Clinical Scenario: Until recently, injury epidemiology data on elite Paralympic athletes were limited. Current data suggest high rates of shoulder injury in wheelchair athletes. Differences in shoulder injury rates between sports have not been reported in this population. Clinical Question: Is the incidence of shoulder injury in elite wheelchair athletes different between sports? Summary of Key Findings: Shoulder injury rates are high in elite wheelchair athletes, particularly in sports such as field events and fencing that require a stable base (eg, trunk, core control) from which to perform. Wheelchair racing requires repetitive motions that contribute to shoulder injuries, but rates are lower than field sports and fencing. Wheelchair curling and sledge hockey have low shoulder injury risk. Clinical Bottom Line: Shoulder injury rates vary based on sport in elite wheelchair athletes. In addition to incorporating shoulder complex specific rehabilitation for overuse shoulder injuries, clinicians should focus on core and trunk stabilization in elite wheelchair athletes competing in sports, such as field events and fencing. Strength of Recommendation: Grade C evidence exists that reports shoulder injury rates among elite wheelchair athletes differ based on sport participation.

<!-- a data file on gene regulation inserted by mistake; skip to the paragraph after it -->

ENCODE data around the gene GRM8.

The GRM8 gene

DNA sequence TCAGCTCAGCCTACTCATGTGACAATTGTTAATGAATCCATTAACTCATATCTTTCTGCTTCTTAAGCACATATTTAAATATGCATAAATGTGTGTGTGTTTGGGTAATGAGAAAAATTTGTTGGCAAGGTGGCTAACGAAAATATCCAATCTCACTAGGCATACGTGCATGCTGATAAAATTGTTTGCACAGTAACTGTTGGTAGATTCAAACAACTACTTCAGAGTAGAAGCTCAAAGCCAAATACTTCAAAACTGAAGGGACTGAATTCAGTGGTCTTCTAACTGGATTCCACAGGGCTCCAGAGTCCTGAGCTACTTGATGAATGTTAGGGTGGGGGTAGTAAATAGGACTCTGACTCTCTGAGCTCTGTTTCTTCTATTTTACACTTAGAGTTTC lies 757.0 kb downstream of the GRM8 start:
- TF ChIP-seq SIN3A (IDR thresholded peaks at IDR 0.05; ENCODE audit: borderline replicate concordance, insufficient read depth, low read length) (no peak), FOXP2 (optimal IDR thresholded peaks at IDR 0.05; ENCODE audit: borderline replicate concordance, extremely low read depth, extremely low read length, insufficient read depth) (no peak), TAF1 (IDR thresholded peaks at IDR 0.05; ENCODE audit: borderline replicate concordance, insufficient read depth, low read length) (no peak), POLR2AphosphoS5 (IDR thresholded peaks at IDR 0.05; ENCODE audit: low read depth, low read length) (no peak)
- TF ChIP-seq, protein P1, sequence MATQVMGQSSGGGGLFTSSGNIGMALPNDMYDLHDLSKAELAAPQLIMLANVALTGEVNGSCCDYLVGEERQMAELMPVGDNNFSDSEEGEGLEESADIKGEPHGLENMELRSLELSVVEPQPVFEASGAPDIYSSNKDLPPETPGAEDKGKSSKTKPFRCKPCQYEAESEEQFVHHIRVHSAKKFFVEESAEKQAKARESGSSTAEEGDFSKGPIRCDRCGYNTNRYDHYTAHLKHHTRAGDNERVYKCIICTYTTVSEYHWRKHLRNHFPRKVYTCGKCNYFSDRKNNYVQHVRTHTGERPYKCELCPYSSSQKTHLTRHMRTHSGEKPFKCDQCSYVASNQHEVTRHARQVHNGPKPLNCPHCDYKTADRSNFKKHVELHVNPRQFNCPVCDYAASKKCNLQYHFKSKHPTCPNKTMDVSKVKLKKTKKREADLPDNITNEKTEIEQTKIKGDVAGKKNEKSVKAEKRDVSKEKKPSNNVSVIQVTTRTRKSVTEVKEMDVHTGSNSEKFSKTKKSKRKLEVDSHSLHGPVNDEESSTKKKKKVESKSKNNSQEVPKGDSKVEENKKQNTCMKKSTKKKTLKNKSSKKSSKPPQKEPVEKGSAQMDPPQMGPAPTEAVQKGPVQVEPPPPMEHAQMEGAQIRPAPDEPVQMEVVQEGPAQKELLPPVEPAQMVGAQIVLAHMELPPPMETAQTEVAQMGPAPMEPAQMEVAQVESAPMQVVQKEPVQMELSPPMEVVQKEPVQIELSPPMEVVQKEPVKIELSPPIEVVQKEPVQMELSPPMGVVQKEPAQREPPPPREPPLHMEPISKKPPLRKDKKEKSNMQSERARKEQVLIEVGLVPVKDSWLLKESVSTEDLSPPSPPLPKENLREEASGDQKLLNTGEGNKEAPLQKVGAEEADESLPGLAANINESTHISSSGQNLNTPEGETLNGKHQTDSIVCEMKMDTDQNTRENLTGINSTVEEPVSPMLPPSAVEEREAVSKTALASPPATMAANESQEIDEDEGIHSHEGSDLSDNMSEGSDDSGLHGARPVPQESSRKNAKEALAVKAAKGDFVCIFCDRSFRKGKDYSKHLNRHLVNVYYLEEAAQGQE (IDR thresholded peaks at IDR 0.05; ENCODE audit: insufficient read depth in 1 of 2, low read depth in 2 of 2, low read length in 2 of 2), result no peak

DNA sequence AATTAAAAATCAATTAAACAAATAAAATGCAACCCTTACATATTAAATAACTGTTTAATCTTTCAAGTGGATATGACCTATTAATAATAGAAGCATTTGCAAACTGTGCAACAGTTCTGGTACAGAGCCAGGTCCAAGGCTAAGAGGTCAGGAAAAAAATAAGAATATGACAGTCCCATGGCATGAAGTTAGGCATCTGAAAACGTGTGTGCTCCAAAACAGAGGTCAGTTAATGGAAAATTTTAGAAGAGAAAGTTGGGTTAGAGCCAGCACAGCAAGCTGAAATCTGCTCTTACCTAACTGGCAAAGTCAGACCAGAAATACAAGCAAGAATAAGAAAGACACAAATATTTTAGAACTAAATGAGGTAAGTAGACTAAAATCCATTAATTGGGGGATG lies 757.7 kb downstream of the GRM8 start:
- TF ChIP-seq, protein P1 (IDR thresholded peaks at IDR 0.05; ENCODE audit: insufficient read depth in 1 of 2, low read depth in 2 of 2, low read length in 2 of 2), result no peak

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Kellie C. Huxel Bliven and Kelsey J. Picha

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Kellie C. Huxel Bliven

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Barton E. Anderson and Kellie C. Huxel Bliven

Clinical Scenario:

Research has shown a link between poor core stability and chronic, nonspecific low back pain, with data to suggest that alterations in core muscle activation patterns, breathing patterns, lung function, and diaphragm mechanics may occur. Traditional treatment approaches for chronic, nonspecific low back pain focus on exercise and manual therapy interventions, however it is not clear whether breathing exercises are effective in treating back pain.